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Soap Making Process: All About Cold Process Soap

A brown, Clove scented fragrance oil bottle places near neutral tones of cold process soap.


Last month, we discussed the basics of Melt & Pour Soap and everything you need to know for the beginner soap-maker. Today, we are moving along with our soap making series and sharing all about cold process. Make sure to follow along below if you want to learn about the fundamentals of cold process and some tips from us at P&J!


Cold process soap is developed through combining oils and sodium hydroxide lye which causes a chemical reaction called saponifaction. Through this saponifaction, you are able to choose which scents, colorants, oil, and any other ingredients to add to your recipe. It’s also a great way to customize your design which you are unable to do using other methods like melt and pour.

CP is also different from melt and pour because you can choose the exact ingredients you want in your soap. Additionally, melt and pour tends to sweat because of the excess glycerin. Whereas, cold process stays firmer when it is completely cured and ready to use. 


Here is a quick list of pros and cons of cold process, if you are thinking of making your own:

  • Freedom to choose what you want in your soap like natural ingredients such as goat milk.
  • As CPS cures, the fragrance intensifies and holds well throughout its shelf life.
  • Able to alter the trace of cold process for various designs like swirls or peaks.
  • When using this type of soap, it can lather well on your skin.
  • Can place additives like flowers or herbs in the thick batter and it will hold.
  • If you want, cold process can be completely all-natural with what substances you add.
  • Sodium hydroxide lye can be dangerous if you do not understand how to properly use it. 
  • CP takes very specific temperatures; oils need to be within 10 degrees before combination.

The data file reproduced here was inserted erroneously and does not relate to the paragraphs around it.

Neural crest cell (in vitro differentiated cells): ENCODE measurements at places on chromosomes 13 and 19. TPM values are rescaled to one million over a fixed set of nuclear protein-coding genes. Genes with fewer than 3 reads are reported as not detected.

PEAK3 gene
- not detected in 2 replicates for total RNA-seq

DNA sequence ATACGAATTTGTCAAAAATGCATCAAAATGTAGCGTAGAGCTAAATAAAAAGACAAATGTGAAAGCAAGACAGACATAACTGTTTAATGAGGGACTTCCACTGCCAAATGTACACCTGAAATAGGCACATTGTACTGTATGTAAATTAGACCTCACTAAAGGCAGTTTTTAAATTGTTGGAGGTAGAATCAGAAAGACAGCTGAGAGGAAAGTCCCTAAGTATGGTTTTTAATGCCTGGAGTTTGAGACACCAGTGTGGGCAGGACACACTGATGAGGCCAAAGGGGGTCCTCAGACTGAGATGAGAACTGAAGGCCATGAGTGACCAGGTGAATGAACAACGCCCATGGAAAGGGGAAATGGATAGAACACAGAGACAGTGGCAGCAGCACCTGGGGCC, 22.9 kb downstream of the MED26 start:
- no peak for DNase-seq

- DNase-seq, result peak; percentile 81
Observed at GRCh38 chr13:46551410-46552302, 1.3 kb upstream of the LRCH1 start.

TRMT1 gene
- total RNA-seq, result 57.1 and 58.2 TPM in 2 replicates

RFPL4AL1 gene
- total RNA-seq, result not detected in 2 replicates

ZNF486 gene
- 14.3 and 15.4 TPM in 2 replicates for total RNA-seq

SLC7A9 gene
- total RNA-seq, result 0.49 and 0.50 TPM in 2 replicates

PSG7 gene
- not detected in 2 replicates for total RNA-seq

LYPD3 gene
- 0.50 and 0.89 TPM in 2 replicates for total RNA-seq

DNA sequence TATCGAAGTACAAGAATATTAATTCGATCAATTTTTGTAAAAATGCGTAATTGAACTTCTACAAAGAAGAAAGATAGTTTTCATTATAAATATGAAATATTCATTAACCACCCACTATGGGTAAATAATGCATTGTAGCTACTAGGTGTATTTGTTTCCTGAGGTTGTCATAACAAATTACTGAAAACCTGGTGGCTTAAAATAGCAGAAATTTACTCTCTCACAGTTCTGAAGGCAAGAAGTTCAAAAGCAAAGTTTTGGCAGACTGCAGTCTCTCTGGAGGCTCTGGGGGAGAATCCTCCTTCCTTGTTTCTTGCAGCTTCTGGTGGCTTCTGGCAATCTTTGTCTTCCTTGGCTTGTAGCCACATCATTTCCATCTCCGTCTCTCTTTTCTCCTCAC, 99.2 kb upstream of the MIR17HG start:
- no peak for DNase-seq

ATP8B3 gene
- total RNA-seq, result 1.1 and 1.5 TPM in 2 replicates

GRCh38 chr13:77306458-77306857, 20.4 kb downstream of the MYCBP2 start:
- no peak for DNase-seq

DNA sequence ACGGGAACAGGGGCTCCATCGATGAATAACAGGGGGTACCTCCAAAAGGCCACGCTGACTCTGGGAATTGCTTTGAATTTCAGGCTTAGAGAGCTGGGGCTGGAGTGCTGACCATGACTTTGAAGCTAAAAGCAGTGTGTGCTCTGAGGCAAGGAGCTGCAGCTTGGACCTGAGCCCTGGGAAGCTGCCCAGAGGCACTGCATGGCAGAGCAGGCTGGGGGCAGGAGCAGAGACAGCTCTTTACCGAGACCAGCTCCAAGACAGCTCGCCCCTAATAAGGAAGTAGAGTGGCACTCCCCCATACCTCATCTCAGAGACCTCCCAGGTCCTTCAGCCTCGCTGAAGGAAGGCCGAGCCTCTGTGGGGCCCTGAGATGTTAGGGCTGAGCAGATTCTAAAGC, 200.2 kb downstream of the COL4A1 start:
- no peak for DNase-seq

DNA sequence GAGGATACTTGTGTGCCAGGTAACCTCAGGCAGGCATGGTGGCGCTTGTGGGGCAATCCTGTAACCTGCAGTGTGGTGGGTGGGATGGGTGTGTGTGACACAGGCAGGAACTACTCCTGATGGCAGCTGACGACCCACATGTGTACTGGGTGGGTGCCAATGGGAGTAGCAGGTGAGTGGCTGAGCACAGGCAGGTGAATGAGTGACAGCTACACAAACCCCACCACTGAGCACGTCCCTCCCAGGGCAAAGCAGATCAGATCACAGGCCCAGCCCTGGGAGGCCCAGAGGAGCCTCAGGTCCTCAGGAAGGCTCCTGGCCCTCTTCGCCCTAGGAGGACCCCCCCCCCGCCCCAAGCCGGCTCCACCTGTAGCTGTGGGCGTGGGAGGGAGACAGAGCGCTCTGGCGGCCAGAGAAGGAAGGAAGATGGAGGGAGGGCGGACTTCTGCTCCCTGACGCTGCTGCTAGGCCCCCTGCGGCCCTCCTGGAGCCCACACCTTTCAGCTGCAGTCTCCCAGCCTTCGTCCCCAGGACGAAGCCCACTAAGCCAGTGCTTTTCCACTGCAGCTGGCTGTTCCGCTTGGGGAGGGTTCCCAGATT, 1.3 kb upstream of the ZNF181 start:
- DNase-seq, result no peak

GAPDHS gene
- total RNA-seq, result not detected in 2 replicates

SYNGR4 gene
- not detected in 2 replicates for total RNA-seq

• This type of soap takes about 4-6 weeks to completely cure.
  • Colorants can change when added into a high pH condition.
  • Fragrance can have a negative reaction which causes seizing or ricing in the soap.
  • *we recommend experimenting with our oils in a smaller batch for testing CP


Here are a few tips you should consider if you are new to the cold process development: 

Understand the Terms

Gel phase, trace, curing, soda ash, and lye safety are a few terms you must know before starting the cold process soap method. We will quickly define each one of these:

Gel Phase

Gel phase is a preferred look that some soap-crafters strive for. To evoke a shiny look, you can heat the resting soap mold with heating pads or blankets. On the other hand, if you want a matte design, you simply speed the gel phase by placing the finished molds in the freezer.


Trace is the time period when the oils and lye water are emulsified. As the soap sits, the trace begins to thicken. 


Curing is the process of letting the soap sit and harden on its own. This process can take up to 4-6 weeks in a dry, cool, and darker area. 

Soda Ash

Soda ash develops an uneven film across the soap. This occurs when there is an excess of carbon dioxide in the air. 

Lye Safety

Lye safety is necessary to understand when working with this substance. If lye is placed directly on the skin, it can sometimes burn. It is important to wear protective gear such as glasses, gloves, long sleeves, and long pants to protect your skin. 

Understand the Ingredients

Oils, fragrances, digital scales are just a few ingredients that you must know before starting the cold process soap method. We will quickly define each one of these:


Olive oil, rice bran oil, or canola oil are great options for cold process soap. Each of these oils provide a great lather and moisture for the skin. You can experiment with any of these oils to find the one that works best for you and your skin.


Fragrances oils which contain vanillin content will tend to discolor cold process soap. For example, our P&J Candy Corn needs a vanillin stabilizer so it does not discolor the CPS. Additionally, when considering scent hold, CP is a harsh environment as it goes through several pH changes. For example, coconut fragrances can tend to be light in these types of soaps. Some like to use kaolin clay in the cold process method to help hold a given scent. 

Digital Scale 

A digital scale is imperative for the cold process method. It is important that soap-making ingredients are measured carefully in order to develop a balanced soap bar. 

As always, we encourage experimentation with different batches of cold process soaps and fragrance oils!